This past winter, a contingent of 11 Fordham undergraduate students joined thousands of visitors in a pilgrimage to Orlando, Florida. But unlike those who flocked to Disney World for vacation, the students had more on their mind than frolicking with Goofy or gallivanting about Cinderella’s castle. They had work to do.
The group, which visited from January 6 to 11, was there for Applied Design Thinking, a new course being taught this semester by Janet DiLorenzo, Ed.D., clinical assistant professor of marketing at the Gabelli School of Business.
“When we teach new product development, we talk about how you come up with ideas, then test the concept, test market it, and then launch it,” DiLorenzo said.
“Design thinking is a very similar concept, except you never give up. Even when your product is in the market, you keep experimenting to make sure it’s working.”
Disney World is the ideal place to observe the concept, she said, because the Disney company is renowned for its human-centered approach, epitomized in the book One Little Spark! Mickey’s Ten Commandments and the Road to Imagineering (Disney Publishing, 2015), by Martin Sklar.
Sklar’s book was required reading for the class before their trip. When students arrived, one of their assignments was to apply commandments such as “Communicate with visual literacy” to an aspect of the Magic Kingdom.
“They weren’t just going on rides. They were trying to figure out how design thinking was applicable to Disney. They had to gather as much secondary and primary data as they could when they were there,” said DiLorenzo.
For Fordham College at Rose Hill senior Nicole Berni, the trip was an opportunity to see in a very different light a place she has visited, by her own estimate, 20 times. Berni, an international political economy major who is minoring in marketing at the Gabelli School, was drawn to the course by the Disney connection and came away with an appreciation for design thinking.
“What I really enjoyed about it is, it’s not just ‘Let me sell you something for the sake of selling you something,’ but ‘Let me think of you as an individual person, and what can I do to create the most utility and the most happiness?’” she said.
“It’s not a linear process where you have a product at the end of the day. You keep coming back to the starting point and making sure you’re keeping up with what your goal was.”
With Sklar’s 10 commandments serving as their framework, students were tasked with identifying something at each of the Disney parks deserving of a “Mouscar,” which is the company’s in-house award (think mouse plus Oscar). They also had to identify something that deserved a “Goof” (the opposite of a Mouscar), and then suggest improvements. Their final paper for the class will be their plan for improvements.
Berni and her partner took the commandment “Keep it up. Maintain it. Keep it relevant.” and applied it to the Grand Fiesta Tour at Epcot.
“It’s a fun enough ride, but we’re going to take something new, running off the movie Coco, and create a new ride that gives more modern relevance to the pavilion,” she said.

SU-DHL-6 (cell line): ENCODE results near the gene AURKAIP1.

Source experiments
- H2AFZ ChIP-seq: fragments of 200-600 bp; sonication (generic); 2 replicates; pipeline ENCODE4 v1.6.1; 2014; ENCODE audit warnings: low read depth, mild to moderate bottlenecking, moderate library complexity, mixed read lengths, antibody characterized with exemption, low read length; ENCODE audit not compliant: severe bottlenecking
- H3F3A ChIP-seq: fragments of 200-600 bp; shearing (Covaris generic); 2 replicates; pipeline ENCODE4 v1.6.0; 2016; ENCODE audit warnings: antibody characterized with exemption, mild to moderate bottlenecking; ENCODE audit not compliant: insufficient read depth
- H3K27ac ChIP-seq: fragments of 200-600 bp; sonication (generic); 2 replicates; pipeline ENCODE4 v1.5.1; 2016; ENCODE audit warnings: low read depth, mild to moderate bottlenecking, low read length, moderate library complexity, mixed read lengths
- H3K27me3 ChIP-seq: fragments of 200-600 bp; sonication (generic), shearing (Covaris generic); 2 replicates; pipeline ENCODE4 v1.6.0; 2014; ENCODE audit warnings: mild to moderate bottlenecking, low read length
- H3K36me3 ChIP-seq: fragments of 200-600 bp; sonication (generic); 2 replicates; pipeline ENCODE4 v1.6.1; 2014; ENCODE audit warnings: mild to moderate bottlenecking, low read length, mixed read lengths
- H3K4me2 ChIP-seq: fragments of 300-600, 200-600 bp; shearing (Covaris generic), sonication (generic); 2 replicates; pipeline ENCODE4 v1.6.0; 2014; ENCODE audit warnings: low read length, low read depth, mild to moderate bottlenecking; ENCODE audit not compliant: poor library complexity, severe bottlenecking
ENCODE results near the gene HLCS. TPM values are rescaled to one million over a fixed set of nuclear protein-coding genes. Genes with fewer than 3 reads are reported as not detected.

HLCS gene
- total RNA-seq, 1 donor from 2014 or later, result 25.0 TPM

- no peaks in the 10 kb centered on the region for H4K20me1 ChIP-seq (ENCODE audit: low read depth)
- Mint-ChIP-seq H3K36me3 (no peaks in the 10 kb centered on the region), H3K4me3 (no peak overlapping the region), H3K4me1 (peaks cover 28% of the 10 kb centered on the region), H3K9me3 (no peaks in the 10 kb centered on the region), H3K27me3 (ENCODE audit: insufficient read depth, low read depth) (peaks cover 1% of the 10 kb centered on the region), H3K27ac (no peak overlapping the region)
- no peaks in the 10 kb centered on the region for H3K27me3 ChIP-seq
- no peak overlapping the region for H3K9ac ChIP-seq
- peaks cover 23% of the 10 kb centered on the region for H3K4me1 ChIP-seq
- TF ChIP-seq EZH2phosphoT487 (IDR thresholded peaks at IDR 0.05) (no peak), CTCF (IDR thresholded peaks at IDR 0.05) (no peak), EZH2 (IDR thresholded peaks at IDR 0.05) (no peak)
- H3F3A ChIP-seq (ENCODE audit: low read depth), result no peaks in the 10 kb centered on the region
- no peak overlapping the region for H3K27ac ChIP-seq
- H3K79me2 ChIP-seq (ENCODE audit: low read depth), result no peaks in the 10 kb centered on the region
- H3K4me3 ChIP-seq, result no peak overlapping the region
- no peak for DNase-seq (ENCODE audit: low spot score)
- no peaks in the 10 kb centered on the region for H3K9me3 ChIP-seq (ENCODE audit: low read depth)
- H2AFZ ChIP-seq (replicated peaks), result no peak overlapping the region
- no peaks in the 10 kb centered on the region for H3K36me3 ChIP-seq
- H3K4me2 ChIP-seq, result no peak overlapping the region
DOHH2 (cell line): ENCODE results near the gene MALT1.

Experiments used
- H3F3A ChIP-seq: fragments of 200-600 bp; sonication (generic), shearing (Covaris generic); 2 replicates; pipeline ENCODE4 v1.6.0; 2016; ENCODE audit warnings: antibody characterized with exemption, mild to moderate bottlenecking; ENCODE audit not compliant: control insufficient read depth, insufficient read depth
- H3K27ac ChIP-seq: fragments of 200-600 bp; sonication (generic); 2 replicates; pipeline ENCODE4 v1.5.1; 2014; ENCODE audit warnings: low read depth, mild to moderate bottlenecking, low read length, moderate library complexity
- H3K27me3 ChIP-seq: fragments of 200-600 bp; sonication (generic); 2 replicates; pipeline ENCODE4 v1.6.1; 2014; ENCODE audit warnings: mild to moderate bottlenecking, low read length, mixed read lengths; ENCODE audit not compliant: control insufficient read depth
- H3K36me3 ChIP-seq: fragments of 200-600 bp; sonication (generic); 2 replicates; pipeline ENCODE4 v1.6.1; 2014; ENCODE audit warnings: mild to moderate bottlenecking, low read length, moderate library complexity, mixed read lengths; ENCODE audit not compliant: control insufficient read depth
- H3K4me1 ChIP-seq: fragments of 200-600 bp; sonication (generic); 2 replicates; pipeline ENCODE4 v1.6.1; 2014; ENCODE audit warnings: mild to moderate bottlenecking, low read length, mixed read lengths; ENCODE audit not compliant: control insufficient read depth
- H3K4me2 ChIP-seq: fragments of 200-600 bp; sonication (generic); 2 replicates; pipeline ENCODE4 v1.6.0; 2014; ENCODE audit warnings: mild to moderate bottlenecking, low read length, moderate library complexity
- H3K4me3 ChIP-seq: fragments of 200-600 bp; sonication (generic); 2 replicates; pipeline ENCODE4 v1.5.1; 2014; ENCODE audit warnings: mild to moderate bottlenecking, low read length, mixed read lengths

Jacklyn Onody, a junior at the Gabelli School majoring in business administration, and her partner, trained their sights on Spaceship Earth, also at Epcot. The ride showcases technological improvements over the years, but stops short of the most recent innovations, she said.
“We’re hoping to incorporate virtual reality and artificial intelligence into it to make it more fun, but also educational at the same time. Epcot is due to undergo renovations, so we thought this would be a good renovation,” she said.
The students didn’t just wander around the public areas of the park during their time. Keys to the Kingdom, a five-hour behind-the-scenes tour, took them into the underground “Utilidor” tunnels that allow people and supplies to travel unseen beneath the park. They also attended classes taught by Disney employees on culture, teamwork, leadership, and design thinking.
Greer Jason-DiBartolo, Ph.D., associate dean for academic administration at Gabelli, said the latter was what drew her to propose the visit to DiLorenzo. Design thinking piqued her interest, she said, in conversations at conferences for AshokaU, the consortium of schools dedicated to fostering social good and strengthening society that Fordham joined in 2014.
“Social innovation is a differentiator for us, and design thinking is a tool used by social innovators, so I thought we should really expose as many students as possible to this,” she said.
“Disney may not be a model of a socially innovative company, but their decisions are human-centered because it’s all about the customer experience. Certainly, they’re open to experimentation and coming up with new things.”
Although Jason-DiBartolo joked that looking at the parks in such an intensely analytical way kind of ruined Disney for her, Berni said she was unfazed, even after seeing “Mary Poppins” taking a break in the Utilidor. She’s applying to an internship at the park, and hopes to work there upon graduation. At Fordham, she’s involved in programming for senior week, so she said she appreciates all the work that goes on behind the scenes of a large production.
“It makes it a little bit more magical, because the logical part of me knows everything that goes into making this happen, and yet they’re still able to make it happen, and to deliver it with the consistency and scale that they do,” she said.